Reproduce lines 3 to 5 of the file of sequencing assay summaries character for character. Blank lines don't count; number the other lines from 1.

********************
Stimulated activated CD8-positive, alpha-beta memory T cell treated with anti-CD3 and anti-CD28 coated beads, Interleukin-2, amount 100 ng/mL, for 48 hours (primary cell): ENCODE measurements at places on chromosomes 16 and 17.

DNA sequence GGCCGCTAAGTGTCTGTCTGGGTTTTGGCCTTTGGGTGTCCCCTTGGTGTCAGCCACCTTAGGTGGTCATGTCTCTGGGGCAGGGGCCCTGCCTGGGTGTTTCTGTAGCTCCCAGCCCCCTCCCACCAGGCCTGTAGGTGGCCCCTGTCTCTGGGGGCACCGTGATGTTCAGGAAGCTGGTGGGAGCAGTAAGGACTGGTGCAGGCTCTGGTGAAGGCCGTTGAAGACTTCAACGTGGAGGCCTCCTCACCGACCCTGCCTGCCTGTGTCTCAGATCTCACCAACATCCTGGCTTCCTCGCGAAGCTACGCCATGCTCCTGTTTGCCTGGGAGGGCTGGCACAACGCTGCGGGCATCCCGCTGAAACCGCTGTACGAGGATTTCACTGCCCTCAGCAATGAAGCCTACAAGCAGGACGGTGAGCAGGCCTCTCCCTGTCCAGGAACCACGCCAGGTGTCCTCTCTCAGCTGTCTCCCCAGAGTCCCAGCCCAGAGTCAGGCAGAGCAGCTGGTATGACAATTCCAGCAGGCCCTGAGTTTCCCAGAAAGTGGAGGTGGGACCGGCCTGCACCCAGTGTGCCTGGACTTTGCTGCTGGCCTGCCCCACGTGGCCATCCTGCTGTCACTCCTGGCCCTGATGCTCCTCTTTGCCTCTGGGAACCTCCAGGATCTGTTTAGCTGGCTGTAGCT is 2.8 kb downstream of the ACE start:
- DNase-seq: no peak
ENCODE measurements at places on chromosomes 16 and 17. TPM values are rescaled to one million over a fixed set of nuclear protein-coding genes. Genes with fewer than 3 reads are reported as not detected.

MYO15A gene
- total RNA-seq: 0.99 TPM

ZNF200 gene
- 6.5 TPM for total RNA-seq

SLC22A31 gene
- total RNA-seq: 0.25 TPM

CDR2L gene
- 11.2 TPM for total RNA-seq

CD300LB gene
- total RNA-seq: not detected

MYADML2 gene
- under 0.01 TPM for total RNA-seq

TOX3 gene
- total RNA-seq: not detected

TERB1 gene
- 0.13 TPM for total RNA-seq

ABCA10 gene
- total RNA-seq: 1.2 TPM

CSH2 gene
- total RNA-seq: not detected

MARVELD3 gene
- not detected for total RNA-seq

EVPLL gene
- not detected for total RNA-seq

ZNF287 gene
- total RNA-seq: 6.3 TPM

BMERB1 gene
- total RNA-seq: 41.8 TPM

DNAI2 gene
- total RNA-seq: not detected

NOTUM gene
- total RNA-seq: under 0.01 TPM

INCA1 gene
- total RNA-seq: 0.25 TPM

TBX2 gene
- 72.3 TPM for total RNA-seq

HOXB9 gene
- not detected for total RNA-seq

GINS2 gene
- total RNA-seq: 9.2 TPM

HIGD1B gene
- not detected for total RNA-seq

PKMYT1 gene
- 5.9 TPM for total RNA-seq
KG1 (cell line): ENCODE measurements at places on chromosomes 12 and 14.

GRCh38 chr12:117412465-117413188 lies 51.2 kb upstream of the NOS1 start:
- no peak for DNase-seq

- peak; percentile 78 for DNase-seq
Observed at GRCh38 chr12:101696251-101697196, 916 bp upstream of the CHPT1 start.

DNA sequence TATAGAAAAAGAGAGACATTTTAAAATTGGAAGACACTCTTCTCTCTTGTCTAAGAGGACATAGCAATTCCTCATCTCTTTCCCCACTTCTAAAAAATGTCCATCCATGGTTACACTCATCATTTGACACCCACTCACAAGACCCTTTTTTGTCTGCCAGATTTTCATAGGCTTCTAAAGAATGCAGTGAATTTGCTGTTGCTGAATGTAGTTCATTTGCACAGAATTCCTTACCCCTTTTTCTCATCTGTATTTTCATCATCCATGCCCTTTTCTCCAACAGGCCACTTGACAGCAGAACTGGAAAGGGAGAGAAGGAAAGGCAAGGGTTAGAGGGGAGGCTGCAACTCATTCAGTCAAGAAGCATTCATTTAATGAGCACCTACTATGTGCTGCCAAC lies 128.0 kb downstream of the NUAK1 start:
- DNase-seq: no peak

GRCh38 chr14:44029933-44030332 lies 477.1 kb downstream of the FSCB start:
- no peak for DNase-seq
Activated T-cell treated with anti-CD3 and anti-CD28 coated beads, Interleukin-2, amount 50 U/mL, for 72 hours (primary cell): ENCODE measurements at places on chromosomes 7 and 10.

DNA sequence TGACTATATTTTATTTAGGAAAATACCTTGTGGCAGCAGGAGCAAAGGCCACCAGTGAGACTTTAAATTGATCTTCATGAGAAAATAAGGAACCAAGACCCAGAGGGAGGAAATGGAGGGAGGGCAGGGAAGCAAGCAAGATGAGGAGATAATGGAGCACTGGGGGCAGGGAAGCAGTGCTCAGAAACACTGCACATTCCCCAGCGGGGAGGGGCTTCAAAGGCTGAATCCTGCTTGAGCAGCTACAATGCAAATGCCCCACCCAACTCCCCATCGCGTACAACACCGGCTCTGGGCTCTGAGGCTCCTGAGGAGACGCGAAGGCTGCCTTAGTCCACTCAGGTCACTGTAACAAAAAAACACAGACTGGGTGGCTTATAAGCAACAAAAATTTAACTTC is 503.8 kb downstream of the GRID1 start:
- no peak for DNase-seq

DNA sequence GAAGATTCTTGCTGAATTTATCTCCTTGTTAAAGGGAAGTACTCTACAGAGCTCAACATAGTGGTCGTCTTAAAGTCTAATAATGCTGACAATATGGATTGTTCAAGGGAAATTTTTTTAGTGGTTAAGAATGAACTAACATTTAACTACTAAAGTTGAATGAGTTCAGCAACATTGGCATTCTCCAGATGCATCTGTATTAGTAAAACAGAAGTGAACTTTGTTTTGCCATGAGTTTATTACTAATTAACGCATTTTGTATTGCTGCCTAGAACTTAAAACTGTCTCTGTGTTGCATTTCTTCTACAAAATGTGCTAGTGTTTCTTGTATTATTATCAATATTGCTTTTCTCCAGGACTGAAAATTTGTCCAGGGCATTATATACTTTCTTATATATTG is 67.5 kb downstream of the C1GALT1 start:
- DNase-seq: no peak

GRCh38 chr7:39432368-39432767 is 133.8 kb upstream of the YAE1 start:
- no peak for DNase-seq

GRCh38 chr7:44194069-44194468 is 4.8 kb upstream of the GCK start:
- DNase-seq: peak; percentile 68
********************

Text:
- DNase-seq: no peak
ENCODE measurements at places on chromosomes 16 and 17. TPM values are rescaled to one million over a fixed set of nuclear protein-coding genes. Genes with fewer than 3 reads are reported as not detected.

MYO15A gene